Although it might sound like an exaggeration, mosquitoes are probably among the deadliest animals in the world. Certain species might spread diseases which kill thousands of people every year. Thus, scientists wondered what it might happen if we killed the entire species.
Several mosquito species transmit diseases
Mosquitoes can either offer you an itchy bite which is not bound to bother you at all, or transmit a deadly disease. Thus, depending on the place where you live, you might be at risk of contracting a terrible illness via a mosquito bite. Since they represent such a big threat, researchers wanted to see how a world without mosquitoes would be like.
There are more than 3,500 mosquito species on this planet but, fortunately, not all are dangerous. Among those which transmit diseases there is Anopheles gambiae, which spread malaria, or Aedes aegypti, which used to spread yellow fever and, more recently, they were found responsible with transmitting Zika.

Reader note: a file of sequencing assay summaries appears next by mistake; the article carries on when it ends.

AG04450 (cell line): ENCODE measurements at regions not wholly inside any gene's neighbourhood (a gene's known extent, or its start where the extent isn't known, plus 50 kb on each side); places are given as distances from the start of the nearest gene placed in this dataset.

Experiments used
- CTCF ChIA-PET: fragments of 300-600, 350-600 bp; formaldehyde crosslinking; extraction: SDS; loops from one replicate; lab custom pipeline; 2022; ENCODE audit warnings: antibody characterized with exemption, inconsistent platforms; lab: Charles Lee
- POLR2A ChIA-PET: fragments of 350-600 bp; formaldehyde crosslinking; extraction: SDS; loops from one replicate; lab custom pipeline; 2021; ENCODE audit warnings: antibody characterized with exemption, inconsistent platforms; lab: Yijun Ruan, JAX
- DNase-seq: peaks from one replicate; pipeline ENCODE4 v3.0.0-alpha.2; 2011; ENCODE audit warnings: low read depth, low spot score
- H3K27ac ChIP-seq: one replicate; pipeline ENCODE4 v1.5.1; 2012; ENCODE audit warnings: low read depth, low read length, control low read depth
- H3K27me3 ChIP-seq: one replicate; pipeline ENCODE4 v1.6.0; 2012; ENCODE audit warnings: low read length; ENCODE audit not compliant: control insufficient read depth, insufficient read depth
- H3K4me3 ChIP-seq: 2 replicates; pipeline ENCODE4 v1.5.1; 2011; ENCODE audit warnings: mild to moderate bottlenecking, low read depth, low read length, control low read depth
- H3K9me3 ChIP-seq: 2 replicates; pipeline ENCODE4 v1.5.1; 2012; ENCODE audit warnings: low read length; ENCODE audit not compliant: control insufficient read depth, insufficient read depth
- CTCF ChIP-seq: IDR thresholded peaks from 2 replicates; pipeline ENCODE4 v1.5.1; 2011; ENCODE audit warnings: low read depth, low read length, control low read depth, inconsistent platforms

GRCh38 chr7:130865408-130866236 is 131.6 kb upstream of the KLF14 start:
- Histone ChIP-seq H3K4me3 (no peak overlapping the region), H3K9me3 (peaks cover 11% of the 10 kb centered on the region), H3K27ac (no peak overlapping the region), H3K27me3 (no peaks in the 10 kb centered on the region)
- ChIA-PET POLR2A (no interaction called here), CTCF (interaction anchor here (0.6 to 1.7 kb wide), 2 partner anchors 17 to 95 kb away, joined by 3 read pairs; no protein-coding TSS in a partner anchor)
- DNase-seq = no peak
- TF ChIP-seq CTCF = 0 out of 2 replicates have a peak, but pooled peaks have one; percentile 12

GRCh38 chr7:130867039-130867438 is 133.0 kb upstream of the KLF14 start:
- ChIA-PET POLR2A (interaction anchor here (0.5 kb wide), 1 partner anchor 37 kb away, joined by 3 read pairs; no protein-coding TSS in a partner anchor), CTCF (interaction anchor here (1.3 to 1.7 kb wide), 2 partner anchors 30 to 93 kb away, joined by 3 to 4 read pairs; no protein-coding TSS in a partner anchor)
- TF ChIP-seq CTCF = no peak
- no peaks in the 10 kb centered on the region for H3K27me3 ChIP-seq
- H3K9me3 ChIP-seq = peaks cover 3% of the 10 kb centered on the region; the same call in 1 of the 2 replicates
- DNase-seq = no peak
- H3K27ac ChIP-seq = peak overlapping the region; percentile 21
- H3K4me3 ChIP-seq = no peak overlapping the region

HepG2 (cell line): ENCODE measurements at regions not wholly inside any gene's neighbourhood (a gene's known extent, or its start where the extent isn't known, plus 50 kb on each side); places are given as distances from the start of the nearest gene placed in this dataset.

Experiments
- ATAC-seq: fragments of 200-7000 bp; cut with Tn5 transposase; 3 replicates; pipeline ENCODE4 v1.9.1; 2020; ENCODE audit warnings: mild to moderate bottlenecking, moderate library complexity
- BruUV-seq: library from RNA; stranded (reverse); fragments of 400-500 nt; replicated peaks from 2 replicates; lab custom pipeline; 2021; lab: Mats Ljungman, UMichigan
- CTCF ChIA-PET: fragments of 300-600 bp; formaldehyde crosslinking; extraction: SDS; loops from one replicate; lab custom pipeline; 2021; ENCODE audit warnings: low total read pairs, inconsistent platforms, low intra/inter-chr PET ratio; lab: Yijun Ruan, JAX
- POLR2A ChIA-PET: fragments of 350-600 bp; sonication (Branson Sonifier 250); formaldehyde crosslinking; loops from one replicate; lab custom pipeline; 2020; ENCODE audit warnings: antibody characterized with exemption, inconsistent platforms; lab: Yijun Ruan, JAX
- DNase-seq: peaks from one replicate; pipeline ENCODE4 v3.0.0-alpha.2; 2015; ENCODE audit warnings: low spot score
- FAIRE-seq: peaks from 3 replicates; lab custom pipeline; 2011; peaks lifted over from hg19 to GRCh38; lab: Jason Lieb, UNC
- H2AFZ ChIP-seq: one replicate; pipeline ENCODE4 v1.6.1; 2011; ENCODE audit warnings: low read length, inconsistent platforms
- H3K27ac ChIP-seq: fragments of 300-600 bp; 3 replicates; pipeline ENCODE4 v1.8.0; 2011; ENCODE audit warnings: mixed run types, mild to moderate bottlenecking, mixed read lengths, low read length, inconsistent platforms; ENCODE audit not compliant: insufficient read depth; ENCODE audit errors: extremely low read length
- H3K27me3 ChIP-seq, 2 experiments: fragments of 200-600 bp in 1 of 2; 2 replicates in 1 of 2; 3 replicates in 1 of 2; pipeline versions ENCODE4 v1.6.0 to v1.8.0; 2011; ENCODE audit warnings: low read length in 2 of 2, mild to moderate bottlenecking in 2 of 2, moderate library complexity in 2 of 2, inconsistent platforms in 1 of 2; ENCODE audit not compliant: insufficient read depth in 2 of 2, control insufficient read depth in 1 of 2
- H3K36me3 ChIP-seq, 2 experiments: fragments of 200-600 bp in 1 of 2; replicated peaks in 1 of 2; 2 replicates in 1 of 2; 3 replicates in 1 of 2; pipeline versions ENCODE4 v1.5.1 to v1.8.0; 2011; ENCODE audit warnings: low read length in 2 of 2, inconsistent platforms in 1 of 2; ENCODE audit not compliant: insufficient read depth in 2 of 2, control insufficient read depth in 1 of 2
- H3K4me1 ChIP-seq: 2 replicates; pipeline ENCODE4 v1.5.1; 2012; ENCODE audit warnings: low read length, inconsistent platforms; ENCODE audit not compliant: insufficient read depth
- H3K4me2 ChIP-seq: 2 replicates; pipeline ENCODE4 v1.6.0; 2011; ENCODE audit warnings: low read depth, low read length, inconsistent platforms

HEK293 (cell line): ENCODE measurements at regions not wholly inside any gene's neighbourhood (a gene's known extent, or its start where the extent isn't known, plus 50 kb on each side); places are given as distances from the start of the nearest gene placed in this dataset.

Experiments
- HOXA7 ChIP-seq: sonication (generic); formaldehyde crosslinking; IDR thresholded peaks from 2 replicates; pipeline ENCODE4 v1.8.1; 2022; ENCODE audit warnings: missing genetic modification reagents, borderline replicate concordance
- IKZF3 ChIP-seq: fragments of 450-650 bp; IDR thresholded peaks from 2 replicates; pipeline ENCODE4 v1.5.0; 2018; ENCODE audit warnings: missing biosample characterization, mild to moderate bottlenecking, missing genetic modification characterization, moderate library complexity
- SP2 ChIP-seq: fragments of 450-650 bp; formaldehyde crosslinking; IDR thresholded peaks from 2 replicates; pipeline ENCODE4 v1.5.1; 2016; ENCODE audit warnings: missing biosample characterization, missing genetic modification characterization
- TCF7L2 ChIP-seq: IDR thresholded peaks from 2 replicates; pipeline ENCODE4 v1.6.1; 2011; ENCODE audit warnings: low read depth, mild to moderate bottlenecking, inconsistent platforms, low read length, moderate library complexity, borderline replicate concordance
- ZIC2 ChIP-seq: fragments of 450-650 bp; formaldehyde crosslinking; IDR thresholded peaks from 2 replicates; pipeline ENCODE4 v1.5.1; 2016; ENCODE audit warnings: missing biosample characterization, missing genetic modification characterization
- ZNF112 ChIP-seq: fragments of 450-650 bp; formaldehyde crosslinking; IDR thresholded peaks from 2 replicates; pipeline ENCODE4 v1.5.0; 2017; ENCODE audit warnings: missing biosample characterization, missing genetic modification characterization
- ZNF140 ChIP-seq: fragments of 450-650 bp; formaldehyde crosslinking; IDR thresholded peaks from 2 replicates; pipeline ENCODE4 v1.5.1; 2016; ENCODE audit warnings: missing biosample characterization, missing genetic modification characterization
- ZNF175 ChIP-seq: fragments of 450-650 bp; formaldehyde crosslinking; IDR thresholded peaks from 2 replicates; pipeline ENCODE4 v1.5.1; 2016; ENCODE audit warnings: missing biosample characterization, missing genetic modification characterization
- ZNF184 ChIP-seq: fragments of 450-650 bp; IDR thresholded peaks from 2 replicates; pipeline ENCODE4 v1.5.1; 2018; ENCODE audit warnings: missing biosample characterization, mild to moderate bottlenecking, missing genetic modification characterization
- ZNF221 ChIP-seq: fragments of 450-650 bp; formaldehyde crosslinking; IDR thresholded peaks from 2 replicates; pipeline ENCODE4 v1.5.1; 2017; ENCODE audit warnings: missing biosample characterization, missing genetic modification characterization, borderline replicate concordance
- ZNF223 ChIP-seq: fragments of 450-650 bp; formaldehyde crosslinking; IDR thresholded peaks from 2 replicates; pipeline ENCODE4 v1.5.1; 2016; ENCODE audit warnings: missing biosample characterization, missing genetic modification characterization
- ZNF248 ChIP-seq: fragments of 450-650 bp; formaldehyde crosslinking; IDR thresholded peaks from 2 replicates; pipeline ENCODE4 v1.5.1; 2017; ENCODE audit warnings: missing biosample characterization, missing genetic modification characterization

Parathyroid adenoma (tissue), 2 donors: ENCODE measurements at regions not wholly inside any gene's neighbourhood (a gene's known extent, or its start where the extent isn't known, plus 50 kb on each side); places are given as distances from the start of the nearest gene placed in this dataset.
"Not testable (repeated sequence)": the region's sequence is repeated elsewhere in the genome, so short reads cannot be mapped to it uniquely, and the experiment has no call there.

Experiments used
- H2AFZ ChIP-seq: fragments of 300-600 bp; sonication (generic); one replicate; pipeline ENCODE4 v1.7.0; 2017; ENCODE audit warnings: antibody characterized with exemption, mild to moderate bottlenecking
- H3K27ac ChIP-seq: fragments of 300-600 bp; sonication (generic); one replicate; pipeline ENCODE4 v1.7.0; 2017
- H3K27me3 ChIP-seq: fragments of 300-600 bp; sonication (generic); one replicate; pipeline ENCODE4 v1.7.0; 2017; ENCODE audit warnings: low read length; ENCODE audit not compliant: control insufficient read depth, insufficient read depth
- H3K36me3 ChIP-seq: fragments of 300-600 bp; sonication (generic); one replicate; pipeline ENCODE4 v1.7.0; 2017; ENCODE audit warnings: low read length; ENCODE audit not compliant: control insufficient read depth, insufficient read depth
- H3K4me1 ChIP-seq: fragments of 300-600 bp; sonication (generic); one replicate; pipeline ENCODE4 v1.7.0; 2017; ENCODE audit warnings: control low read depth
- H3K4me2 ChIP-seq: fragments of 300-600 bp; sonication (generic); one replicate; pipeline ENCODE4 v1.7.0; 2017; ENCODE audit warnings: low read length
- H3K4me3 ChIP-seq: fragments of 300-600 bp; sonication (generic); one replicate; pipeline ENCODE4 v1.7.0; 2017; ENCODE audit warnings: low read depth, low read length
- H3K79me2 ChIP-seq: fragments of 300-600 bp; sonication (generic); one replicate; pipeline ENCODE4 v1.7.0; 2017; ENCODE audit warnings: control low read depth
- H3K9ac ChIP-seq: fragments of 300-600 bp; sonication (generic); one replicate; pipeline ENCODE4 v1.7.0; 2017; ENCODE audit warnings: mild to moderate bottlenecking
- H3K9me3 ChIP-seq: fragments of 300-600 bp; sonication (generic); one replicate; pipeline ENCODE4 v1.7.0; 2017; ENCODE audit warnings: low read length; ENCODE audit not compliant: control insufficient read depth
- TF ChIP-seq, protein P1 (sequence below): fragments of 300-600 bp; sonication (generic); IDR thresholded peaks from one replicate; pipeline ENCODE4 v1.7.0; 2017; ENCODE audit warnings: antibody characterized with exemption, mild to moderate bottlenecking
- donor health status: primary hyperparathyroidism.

Some think exterminating mosquitoes would not affect the ecosystem
Etymologist Cameron Webb, from the University of Sydney, thinks that they only way to stay away from these diseases is exterminate all mosquitoes. It might sound like an extreme measure, but he claims that such an event will not have any serious consequences on the environment.
Many animals feed on these insects, including frogs, lizards, fish, or birds. However, they are not indispensable, as these animals also rely on other food sources. Also, scientists say that other insects would come and replace them. A study from 2010 published in the journal Nature analyzed the possibility of a world without mosquitoes.
Finding ways of protection against mosquito-borne diseases
There are some who disagree with such an extreme measure. These people claim that any other insect population which would replace mosquitoes would turn out more dangerous. Also, they say how these insects protect the rainforests in which they live. Of course, a complete disappearance of these insects would affect the environment, but scientists are still debating the possible impact of such an event.
One beneficial change which would occur with the disappearance of mosquitoes is clear. Namely, malaria and other such diseases will no longer make so many victims, among which most of them are children younger than five.
So far, researchers have been trying to get rid of the disease-transmitting mosquitoes, but their methods proved costly and not so effective. However, many think that exterminating an entire species might not be the best solution to this problem.
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